North Carolina Appalachian Trail - NOC to Fontana Dam / Fontana Village - June/July 2004

I did this solo as a 3 day, 32 mile shuttle hike mid week in late June / early July. This was my now standard pre-family reunion backpacking trip close to Fontana Village. This particular section of the AT used to be known as the most difficult section. It doesn't hold that title anymore but it is pretty challenging nonetheless as over the 32 miles you gain and lose 10,500 feet of elevation. This is really quite a bit for the east coast and the AT if you stop and think about it.

I parked my car at the NOC (Nantahalia Outdoor Center), bought a new pair of gaiters as I forgot mine, and headed off into the woods around noontime. I started sweating about 15 minutes later and that was the last time I was dry for 3 days. It's not that I necessarily got rained on alot, but rather the humidity was 100% as I was essentially stuck in a cloud for most of the trip. The climb out of Wesser isn't as steep as I thought it would be, but it was a constant uphill battle for 7 miles. I found it to be very similar in angle and duration to climbing up a long western pass. I got in to the shelter fairly early and set about trying to dry my clothes out and read a book. Drying the clothes out turned out to be a futile effort. The problem here turned out to be the cold of all things. I was fully set up for summer weather and found the damp clouds at the shelter to feel colder than the 60 temperature would indicate. I knew I had a problem when I was wearing my thermal top and my hat just to be comfortable sitting around the shelter. I climbed into my fleece sleeping bad (read warm weather only) still wearing the top and the hat and hoped for the best. Sometime awhile later I woke up cold and put on my Frogg Togg rain gear. Then again later I woke up cold and had nothing more to put on. Unfortunately it turns out it was still only midnight. Oh well. There was little chance I would freeze to death but the comfort level for the rest of the night left something to be desired. Had quite a bit of mouse and deer activity during the night too. Did I mention that it rained all night on the metal roof of the shelter too? I was the only one in the shelter tonight. Also there is a very nice spring here. Had to write in the register using small pieces of loose paper.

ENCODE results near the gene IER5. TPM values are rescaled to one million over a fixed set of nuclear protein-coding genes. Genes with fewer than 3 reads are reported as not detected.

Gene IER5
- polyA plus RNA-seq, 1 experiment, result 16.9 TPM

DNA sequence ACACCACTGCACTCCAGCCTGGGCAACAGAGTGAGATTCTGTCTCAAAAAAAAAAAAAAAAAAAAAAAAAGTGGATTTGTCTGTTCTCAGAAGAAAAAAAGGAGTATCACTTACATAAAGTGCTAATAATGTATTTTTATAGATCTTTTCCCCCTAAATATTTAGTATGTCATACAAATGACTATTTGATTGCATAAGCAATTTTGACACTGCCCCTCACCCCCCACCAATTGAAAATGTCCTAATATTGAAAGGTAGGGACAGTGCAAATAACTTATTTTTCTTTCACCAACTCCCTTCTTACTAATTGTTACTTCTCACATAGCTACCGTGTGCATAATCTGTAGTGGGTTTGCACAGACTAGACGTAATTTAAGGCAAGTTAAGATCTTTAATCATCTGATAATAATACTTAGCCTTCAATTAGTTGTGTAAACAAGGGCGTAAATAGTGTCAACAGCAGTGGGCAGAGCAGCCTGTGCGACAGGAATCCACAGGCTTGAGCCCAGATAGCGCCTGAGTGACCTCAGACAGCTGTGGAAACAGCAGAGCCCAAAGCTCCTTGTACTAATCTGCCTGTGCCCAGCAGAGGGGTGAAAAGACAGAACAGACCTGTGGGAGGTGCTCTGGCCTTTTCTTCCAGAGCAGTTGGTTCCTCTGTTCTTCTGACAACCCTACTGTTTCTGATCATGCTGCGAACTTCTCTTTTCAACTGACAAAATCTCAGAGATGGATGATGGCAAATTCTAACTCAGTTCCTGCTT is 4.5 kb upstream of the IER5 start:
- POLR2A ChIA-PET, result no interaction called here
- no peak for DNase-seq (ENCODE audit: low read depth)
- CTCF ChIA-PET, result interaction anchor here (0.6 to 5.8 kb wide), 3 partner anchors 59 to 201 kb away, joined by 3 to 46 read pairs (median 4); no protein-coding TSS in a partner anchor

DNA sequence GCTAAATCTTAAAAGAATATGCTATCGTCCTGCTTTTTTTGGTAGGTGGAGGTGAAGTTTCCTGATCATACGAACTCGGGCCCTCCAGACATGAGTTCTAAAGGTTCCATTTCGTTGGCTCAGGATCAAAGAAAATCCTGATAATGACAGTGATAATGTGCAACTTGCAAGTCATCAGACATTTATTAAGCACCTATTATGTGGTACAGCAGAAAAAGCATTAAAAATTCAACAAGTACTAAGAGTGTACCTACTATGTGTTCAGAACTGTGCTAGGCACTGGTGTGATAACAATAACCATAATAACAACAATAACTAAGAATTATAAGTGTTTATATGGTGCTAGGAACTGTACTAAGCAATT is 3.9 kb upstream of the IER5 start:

Next day I got up, put on my sopping with sweat clothes from the day before and headed off to Cheoah Bald. Through a wet overgrown trail I got up to the top to find no view's whatsoever. The picture doesn't show it, but the view was totally obscurred by clouds. This was unfortunate as it turned out to be the last view at all on the trail and I imagine on a clear day it would be pretty darn good. Oh well again. Going down the otherside was almost as hard as going up as the trail isn't particularly smooth or overly maintained. The rain made it very slippery and my hiking poles saved me from falling multiple times. Made it down to the road and stopped for lunch. Heading up the hill on the otherside I ran into the first people I had seen since the NOC, two day hikers. Onwards and upwards for a stop at Brown Fork Shelter. This is an unusual shelter as the front section of the floor is missing. Not really sure what this is suppose to do. Further down the trail I found a note under a rock indicating that there was a yellow jacket nest on the trail after the Cable Gap shelter. Made a note of that and kept going. A while later I ran into a whole family backpacking the trail who asked me if I had run into the yellow jackets. I said that I thought they were still coming up. Apparently they hit a nest that I missed about 0.1 miles before the note on the trail and got hammered. Bummer for them. They said they were going to Fontana Dam that evening but I never saw them again. Got to Cable Gap shelter and decided that the shelter smelled like old moldy socks so I pitched a tent instead. A good stream runs right by the shelter so water was again plentiful. The problem I encountered here was with mice. The little SOB's didn't make a move on my food bag, but rather decided to eat a hole in the bottom of my new and quite empty backpack. I can't imagine what they thought they would find in there. On the bright side it was warmer at this shelter and I stayed quite warm in my tent tonight. It of course rained all night again.

Next day was an essentially viewless mostly downhill hike through a drizzle to Fontana Dam. I had an epiphany on a trail name while hiking this section. After all this time I finally settled on Sunshine as it fits in with my two trail rules: 1) I'm all about a sunny disposition; 2) I'm all about the good weather karma. Having finally settled that, I rambled on down to the Fontana Hilton. Would you believe they had the water turned off? How rude! A little further down and I completed the section at the dam. Now I had to hike back up the road 3 miles to get to Fontana Village. I was hoping that someone would take pity on me and offer me a ride but alas it was not to be (the paid shuttle was too long a wait). Got up to the grill and had my cheeseburger.

Overall this section is a great backpack if you are looking for a lot of elevation gain and loss on the east coast. I was very surprised at the level of solitude that I experienced on the trail and at the shelters. However if you are looking for views and a well maintained trail you should look elsewhere. My opinion is I've done this section now and I probably won't do it again. Both of my trail rules were put to the test, but they held firm throughout. Despite the adversity it still was a pretty good time.

Mark at Sassafras Gap Shelter Mark on the summit of Cheoah Bald (5,062 ft) in the North Carolina on the AT on 7/01/04
Mark at Cable Gap Shelter  


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